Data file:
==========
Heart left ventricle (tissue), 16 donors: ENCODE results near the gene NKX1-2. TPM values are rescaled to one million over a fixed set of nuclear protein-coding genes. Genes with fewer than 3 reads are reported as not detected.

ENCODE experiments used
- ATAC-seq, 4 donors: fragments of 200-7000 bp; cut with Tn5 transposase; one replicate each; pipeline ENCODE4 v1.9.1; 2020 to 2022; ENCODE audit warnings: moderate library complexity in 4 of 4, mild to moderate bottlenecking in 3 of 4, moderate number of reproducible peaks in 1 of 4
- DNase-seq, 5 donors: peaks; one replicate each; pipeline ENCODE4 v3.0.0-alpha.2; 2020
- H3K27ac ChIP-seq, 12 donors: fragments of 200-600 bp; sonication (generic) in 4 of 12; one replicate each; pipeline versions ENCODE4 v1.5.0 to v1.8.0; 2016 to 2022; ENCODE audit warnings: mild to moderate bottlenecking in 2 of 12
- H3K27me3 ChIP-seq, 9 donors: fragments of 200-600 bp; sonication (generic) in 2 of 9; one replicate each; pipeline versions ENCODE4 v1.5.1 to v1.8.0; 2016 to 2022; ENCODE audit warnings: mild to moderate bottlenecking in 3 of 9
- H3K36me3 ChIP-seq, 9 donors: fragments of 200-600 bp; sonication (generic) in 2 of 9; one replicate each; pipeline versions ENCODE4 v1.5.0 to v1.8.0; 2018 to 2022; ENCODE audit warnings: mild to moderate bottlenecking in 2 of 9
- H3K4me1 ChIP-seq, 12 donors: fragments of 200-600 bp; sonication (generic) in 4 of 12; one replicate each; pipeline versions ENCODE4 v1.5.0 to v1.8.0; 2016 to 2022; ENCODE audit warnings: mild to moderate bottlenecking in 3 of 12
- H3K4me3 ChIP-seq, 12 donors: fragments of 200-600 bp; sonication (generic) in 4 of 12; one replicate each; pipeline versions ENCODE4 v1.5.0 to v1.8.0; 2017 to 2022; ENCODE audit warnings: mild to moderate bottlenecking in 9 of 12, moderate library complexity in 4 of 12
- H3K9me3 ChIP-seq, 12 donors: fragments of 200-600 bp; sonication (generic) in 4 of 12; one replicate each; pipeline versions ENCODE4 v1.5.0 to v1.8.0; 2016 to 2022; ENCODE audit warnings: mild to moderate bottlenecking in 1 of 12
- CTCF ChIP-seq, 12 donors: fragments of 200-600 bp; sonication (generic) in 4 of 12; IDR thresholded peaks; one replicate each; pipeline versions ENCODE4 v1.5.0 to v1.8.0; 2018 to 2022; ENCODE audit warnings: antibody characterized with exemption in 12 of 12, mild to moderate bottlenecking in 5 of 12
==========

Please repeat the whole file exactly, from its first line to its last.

Heart left ventricle (tissue), 16 donors: ENCODE results near the gene NKX1-2. TPM values are rescaled to one million over a fixed set of nuclear protein-coding genes. Genes with fewer than 3 reads are reported as not detected.

ENCODE experiments used
- ATAC-seq, 4 donors: fragments of 200-7000 bp; cut with Tn5 transposase; one replicate each; pipeline ENCODE4 v1.9.1; 2020 to 2022; ENCODE audit warnings: moderate library complexity in 4 of 4, mild to moderate bottlenecking in 3 of 4, moderate number of reproducible peaks in 1 of 4
- DNase-seq, 5 donors: peaks; one replicate each; pipeline ENCODE4 v3.0.0-alpha.2; 2020
- H3K27ac ChIP-seq, 12 donors: fragments of 200-600 bp; sonication (generic) in 4 of 12; one replicate each; pipeline versions ENCODE4 v1.5.0 to v1.8.0; 2016 to 2022; ENCODE audit warnings: mild to moderate bottlenecking in 2 of 12
- H3K27me3 ChIP-seq, 9 donors: fragments of 200-600 bp; sonication (generic) in 2 of 9; one replicate each; pipeline versions ENCODE4 v1.5.1 to v1.8.0; 2016 to 2022; ENCODE audit warnings: mild to moderate bottlenecking in 3 of 9
- H3K36me3 ChIP-seq, 9 donors: fragments of 200-600 bp; sonication (generic) in 2 of 9; one replicate each; pipeline versions ENCODE4 v1.5.0 to v1.8.0; 2018 to 2022; ENCODE audit warnings: mild to moderate bottlenecking in 2 of 9
- H3K4me1 ChIP-seq, 12 donors: fragments of 200-600 bp; sonication (generic) in 4 of 12; one replicate each; pipeline versions ENCODE4 v1.5.0 to v1.8.0; 2016 to 2022; ENCODE audit warnings: mild to moderate bottlenecking in 3 of 12
- H3K4me3 ChIP-seq, 12 donors: fragments of 200-600 bp; sonication (generic) in 4 of 12; one replicate each; pipeline versions ENCODE4 v1.5.0 to v1.8.0; 2017 to 2022; ENCODE audit warnings: mild to moderate bottlenecking in 9 of 12, moderate library complexity in 4 of 12
- H3K9me3 ChIP-seq, 12 donors: fragments of 200-600 bp; sonication (generic) in 4 of 12; one replicate each; pipeline versions ENCODE4 v1.5.0 to v1.8.0; 2016 to 2022; ENCODE audit warnings: mild to moderate bottlenecking in 1 of 12
- CTCF ChIP-seq, 12 donors: fragments of 200-600 bp; sonication (generic) in 4 of 12; IDR thresholded peaks; one replicate each; pipeline versions ENCODE4 v1.5.0 to v1.8.0; 2018 to 2022; ENCODE audit warnings: antibody characterized with exemption in 12 of 12, mild to moderate bottlenecking in 5 of 12